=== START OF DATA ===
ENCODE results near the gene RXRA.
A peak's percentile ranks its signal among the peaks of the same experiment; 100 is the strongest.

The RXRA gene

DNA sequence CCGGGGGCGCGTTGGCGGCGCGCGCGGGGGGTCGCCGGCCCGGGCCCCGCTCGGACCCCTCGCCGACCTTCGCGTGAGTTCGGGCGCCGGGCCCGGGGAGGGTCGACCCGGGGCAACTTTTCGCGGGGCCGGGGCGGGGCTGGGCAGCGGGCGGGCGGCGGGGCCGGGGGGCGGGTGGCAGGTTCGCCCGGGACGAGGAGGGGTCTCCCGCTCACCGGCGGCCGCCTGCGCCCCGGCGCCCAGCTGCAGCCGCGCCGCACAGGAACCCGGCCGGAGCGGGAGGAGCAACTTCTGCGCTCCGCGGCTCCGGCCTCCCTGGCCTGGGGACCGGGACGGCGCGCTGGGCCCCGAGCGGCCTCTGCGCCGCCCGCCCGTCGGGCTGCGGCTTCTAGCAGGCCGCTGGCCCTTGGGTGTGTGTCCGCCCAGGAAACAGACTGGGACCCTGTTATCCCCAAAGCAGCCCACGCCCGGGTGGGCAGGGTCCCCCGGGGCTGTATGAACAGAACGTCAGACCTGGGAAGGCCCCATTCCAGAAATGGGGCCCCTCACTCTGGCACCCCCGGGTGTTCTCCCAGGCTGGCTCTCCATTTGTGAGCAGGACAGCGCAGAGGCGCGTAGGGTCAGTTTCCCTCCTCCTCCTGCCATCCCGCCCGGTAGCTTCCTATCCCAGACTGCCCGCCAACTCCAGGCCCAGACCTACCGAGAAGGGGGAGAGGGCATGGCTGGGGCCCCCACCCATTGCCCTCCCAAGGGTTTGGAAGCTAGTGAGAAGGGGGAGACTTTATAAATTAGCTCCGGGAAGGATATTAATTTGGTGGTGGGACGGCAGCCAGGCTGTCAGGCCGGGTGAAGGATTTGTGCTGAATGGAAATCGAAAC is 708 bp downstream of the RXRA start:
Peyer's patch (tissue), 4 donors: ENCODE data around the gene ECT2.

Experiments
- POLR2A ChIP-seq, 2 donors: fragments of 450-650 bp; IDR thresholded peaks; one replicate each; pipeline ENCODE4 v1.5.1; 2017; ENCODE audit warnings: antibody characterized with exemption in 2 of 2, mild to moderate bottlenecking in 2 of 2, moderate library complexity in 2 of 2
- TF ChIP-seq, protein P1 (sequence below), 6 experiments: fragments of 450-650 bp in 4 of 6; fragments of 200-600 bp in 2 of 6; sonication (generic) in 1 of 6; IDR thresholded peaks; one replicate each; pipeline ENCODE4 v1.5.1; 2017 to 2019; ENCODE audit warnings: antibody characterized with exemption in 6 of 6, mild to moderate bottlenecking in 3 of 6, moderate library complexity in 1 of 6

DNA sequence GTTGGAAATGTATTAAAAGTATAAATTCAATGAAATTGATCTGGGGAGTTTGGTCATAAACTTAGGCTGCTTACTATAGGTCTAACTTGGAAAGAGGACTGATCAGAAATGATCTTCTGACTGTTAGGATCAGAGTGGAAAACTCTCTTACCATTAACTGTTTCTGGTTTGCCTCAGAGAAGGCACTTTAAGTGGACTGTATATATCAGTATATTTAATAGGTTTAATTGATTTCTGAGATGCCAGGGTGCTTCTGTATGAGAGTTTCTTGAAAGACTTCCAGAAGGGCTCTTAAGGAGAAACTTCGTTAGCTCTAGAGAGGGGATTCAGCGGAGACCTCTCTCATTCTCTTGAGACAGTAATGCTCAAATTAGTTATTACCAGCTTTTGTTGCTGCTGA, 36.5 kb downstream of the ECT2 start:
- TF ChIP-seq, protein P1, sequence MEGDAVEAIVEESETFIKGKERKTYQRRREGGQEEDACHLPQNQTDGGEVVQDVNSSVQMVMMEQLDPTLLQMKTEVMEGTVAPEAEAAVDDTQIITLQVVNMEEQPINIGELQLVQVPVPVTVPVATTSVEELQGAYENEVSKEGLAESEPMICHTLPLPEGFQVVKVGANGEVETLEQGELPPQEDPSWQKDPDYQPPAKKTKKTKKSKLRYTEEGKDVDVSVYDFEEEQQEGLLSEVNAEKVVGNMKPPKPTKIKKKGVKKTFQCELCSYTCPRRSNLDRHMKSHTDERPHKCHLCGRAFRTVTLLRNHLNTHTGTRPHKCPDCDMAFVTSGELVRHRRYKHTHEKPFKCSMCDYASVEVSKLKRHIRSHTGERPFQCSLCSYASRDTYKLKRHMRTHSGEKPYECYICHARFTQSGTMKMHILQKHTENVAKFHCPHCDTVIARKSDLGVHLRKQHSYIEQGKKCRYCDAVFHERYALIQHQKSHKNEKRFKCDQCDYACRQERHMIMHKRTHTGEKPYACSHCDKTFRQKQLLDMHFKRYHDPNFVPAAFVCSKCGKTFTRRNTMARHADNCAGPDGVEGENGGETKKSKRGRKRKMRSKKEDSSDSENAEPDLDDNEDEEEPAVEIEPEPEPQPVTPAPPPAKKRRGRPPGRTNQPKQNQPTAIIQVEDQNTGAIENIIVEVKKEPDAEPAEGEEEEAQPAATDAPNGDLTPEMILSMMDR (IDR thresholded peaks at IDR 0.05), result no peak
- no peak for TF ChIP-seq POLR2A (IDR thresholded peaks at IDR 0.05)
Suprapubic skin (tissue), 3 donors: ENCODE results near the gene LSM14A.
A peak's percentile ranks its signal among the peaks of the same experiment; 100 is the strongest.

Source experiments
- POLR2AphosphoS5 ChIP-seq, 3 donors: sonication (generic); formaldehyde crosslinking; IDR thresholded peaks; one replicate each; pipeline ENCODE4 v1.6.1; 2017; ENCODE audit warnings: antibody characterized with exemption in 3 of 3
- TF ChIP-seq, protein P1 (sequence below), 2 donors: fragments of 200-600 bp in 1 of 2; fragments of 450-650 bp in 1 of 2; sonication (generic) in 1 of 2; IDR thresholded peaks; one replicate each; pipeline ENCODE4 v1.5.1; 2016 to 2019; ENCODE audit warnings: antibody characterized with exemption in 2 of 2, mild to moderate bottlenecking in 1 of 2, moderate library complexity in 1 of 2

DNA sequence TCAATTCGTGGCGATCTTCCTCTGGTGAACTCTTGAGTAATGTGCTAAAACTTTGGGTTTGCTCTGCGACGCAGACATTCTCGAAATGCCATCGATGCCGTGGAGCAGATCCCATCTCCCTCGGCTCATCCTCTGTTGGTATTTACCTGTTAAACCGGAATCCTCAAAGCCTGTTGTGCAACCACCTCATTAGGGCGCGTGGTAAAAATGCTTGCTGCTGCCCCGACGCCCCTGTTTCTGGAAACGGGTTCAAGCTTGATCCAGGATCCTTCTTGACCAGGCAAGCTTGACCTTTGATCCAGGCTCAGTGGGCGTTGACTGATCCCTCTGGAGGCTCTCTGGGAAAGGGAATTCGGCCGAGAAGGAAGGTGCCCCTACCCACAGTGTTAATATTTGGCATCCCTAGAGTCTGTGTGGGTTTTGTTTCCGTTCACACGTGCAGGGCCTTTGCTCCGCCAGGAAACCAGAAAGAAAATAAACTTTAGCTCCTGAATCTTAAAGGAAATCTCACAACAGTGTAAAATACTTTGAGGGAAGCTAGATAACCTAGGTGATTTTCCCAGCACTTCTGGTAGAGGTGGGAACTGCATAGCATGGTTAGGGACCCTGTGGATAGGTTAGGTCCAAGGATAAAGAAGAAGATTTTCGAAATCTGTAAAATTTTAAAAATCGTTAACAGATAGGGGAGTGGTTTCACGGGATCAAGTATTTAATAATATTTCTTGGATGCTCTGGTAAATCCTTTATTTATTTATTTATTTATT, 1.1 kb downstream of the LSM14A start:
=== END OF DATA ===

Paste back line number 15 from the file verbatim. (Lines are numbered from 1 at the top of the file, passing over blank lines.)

- POLR2AphosphoS5 ChIP-seq, 3 donors: sonication (generic); formaldehyde crosslinking; IDR thresholded peaks; one replicate each; pipeline ENCODE4 v1.6.1; 2017; ENCODE audit warnings: antibody characterized with exemption in 3 of 3